Last night as I was working on some images and editing it occurred to me that I was not one sided or one dimensional as many of, in reality most of my friends, family and acquaintances are. This is not a criticism but an observation about my creative inspirations.
I have been heavily influenced by the work of Edward Weston and have always loved his work. What has always spoken to me were the still life images Weston created and I have loved finding subject matter in many places and made images that speak to me. Mainly because I feel like the intricate beauties of life and nature are so over looked in our super fast life style.
I have interests in many areas and have accomplished much in each one. I love classical guitar and in reality I appreciate the musicians as artists and the work they produce. I have not the time to really devote to more than being a rank amateur in playing the guitar; I have excelled in the martial arts, been a police officer, CSI, been in the Army as a para trooper and more.
So what does all that have to do with anything? I look at my friends and they are one sided as opposed to multi faceted. It seems as if they have specialized in life and accept it as it is. There is no desire to explore, test, read, gain knowledge, or really experience life. There is nothing they can fall back on if there is an issue in their lives, not that I have done or had these experiences for strictly monetary or financial gain. Many of them are nothing more than true interests I have wanted to pursue.
But what this has meant for me as an artist is I have a variety of influences that can help me discover new images previously closed to my view or vision.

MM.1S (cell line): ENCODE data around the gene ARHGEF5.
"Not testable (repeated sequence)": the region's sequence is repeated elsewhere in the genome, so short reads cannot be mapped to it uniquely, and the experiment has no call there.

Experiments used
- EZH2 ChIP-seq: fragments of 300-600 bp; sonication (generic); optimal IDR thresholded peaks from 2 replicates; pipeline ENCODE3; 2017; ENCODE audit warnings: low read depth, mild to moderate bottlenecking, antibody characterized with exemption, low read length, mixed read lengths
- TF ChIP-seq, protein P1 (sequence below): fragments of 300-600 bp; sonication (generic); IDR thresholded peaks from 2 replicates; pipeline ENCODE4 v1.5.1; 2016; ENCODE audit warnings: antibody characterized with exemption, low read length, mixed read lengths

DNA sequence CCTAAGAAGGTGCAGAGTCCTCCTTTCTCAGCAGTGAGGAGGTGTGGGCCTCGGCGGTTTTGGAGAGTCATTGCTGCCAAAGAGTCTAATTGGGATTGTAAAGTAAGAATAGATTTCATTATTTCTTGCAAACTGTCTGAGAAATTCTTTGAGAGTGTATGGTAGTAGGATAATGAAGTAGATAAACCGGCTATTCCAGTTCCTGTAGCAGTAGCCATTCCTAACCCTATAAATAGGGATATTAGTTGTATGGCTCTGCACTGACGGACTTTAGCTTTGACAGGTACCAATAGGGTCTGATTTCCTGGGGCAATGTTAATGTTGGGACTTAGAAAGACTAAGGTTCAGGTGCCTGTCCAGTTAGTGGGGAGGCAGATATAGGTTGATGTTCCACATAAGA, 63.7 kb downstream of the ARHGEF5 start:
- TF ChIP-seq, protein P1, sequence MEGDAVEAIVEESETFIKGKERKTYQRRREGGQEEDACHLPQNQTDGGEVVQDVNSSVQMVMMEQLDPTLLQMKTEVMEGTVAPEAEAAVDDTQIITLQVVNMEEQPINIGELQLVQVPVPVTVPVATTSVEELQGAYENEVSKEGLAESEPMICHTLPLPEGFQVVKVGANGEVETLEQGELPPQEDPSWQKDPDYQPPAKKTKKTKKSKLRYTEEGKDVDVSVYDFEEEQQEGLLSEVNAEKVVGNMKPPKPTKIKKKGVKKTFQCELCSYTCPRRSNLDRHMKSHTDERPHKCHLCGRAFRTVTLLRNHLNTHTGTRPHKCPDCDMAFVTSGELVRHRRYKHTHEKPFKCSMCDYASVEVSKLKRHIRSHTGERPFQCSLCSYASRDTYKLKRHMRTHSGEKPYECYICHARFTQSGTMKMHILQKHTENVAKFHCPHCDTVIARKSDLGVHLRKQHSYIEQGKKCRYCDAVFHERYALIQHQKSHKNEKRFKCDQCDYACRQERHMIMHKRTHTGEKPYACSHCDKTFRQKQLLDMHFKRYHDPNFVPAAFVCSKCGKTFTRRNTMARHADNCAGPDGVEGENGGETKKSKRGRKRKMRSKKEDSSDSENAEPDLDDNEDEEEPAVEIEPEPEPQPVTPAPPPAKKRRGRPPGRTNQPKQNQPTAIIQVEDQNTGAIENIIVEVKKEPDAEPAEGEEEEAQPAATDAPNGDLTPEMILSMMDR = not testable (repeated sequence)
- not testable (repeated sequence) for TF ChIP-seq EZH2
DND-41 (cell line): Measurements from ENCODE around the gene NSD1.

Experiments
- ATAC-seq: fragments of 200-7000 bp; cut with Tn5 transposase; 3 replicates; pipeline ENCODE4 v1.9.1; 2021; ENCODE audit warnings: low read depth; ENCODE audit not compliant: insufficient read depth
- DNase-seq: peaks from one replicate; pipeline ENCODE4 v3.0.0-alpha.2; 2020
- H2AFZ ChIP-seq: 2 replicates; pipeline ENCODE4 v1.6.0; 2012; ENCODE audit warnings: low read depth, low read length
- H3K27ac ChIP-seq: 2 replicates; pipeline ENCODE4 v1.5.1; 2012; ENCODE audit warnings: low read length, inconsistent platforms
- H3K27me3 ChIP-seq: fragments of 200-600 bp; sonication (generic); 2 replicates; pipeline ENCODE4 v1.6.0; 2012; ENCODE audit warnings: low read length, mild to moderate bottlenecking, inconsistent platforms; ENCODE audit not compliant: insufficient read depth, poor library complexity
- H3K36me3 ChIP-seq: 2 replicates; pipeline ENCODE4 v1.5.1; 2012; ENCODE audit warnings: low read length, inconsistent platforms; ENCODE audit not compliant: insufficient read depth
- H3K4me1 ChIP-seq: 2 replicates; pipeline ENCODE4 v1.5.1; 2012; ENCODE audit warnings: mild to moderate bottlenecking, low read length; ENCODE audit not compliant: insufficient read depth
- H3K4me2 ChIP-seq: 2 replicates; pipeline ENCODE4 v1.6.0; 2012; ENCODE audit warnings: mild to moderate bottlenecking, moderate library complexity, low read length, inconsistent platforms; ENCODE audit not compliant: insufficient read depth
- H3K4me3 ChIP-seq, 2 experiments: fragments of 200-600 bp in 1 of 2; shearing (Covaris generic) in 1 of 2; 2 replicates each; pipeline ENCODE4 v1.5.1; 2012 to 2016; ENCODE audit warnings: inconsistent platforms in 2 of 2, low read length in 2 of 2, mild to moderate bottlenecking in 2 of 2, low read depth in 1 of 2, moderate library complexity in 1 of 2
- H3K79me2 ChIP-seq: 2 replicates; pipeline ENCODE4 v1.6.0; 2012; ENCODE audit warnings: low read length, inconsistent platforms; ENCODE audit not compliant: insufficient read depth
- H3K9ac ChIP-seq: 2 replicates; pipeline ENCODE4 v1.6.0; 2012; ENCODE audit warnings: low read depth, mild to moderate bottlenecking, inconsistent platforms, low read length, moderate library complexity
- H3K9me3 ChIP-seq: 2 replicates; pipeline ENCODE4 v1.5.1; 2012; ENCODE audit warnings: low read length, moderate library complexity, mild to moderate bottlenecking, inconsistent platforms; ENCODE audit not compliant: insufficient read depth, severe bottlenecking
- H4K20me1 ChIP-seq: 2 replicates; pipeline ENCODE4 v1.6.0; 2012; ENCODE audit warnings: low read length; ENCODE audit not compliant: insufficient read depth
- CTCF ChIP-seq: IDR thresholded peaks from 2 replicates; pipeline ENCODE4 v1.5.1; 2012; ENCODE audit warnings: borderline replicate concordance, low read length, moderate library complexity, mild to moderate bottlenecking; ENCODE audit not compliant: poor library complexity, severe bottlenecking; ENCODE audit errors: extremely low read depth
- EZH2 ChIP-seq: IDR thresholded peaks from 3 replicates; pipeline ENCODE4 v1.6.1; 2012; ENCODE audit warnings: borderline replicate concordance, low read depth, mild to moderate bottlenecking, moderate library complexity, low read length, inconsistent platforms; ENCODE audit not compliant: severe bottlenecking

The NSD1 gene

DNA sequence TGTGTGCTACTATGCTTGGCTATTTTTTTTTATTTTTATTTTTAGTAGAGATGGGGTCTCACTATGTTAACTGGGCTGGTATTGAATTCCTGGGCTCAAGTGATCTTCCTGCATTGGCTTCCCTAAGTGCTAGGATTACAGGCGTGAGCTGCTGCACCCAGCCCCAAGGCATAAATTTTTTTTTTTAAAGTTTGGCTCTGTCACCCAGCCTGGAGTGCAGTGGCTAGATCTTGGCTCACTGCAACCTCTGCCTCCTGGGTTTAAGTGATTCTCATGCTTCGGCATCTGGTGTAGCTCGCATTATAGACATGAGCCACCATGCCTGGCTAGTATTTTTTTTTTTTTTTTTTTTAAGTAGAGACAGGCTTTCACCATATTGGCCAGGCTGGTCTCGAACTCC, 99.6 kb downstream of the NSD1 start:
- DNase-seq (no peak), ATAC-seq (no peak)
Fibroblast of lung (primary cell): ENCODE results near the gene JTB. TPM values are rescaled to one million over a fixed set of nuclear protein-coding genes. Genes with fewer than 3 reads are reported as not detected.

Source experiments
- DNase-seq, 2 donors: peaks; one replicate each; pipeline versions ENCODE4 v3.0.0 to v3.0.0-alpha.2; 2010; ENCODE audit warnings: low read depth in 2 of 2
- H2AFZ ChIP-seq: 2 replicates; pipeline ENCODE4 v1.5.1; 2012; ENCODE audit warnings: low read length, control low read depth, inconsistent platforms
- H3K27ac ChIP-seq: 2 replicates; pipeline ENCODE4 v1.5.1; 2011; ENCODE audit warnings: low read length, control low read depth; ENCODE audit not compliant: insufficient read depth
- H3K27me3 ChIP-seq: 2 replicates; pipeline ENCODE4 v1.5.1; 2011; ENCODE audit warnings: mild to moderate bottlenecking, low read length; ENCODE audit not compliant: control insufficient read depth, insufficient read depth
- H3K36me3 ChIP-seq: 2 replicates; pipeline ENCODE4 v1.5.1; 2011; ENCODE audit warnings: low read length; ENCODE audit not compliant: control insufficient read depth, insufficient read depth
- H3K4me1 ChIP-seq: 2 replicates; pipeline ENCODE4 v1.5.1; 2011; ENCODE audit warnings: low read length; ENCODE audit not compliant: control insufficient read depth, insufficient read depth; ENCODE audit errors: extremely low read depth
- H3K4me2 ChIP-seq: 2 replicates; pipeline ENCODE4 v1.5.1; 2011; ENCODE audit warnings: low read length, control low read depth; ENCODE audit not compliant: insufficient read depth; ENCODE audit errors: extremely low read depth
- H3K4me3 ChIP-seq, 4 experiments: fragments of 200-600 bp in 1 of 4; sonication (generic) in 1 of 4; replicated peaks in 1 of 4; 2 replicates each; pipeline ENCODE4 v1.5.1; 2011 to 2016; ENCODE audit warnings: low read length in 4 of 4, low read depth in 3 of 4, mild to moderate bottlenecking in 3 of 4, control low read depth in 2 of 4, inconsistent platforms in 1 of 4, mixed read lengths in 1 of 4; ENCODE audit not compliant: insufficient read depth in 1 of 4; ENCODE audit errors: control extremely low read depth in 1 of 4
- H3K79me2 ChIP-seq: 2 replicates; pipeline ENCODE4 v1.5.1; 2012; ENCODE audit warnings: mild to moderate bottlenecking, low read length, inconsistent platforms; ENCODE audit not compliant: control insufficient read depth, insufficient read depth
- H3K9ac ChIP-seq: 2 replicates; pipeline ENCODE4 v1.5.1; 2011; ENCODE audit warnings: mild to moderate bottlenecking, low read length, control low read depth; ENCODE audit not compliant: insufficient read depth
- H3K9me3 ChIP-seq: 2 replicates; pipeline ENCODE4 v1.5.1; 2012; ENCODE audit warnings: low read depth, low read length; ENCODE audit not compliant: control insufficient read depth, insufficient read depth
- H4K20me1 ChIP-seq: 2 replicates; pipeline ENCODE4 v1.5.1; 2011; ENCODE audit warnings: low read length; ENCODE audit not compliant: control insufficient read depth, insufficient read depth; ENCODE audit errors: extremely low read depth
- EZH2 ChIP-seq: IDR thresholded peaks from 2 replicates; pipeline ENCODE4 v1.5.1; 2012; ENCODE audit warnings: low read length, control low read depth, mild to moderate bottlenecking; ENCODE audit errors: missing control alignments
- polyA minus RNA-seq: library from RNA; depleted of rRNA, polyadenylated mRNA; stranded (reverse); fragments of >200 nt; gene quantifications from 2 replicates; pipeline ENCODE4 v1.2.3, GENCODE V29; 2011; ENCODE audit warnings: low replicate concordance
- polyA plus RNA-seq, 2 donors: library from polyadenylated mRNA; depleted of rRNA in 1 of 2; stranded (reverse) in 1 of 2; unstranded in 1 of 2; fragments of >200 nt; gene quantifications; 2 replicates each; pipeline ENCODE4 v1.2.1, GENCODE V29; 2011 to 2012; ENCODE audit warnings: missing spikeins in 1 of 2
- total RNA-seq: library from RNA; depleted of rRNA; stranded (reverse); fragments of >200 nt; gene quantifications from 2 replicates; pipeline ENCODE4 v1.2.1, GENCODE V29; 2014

I found this interesting quote that lends credence to my thought on the need for other influences on our art making process:
It’s a truism that inspiration often strikes when disparate ideas, influences and materials are put together in novel combinations. Frans Johansson has written an excellent book, The Medici Effect , based on this idea: when you step into an intersection of fields, disciplines, or cultures, you can combine existing concepts into a large number of extraordinary new ideas.
The book’s title comes from the Medici family of bankers in 15th century Florence, who used their money and influence to gather a wide range of creative professionals to their city: Thanks to this family and a few others like it, sculptors, scientists, poets, philosophers, financiers, painters, and architects converged upon the city of Florence. There they found each other, learned from one another, and broke down barriers between disciplines and cultures. Together they forged a new world based on new ideas – what became known as the Renaissance. As a result, the city became the epicenter of the creative explosion, one of the most innovative eras in history.
As I may have mentioned in a previous post, my art work is a visual journal of my time on this earth and of the things that have inspired me creatively. The more I have exposed myself to other disciplines or knowledge my range of artistic inspiration has increased.
An example from my long ago college days where my wife and I attended a geology class together. The information garnered from that class has stayed with me to this time and I am able to identify many geological forms as I travel. In some cases I have learned that some forms can lead to some wonderful images. Others not so much.
While specialization can be fulfilling for me I find it can be a roadblock to exploring new ideas and visualizing the world in a different way, appreciating the nuances of life.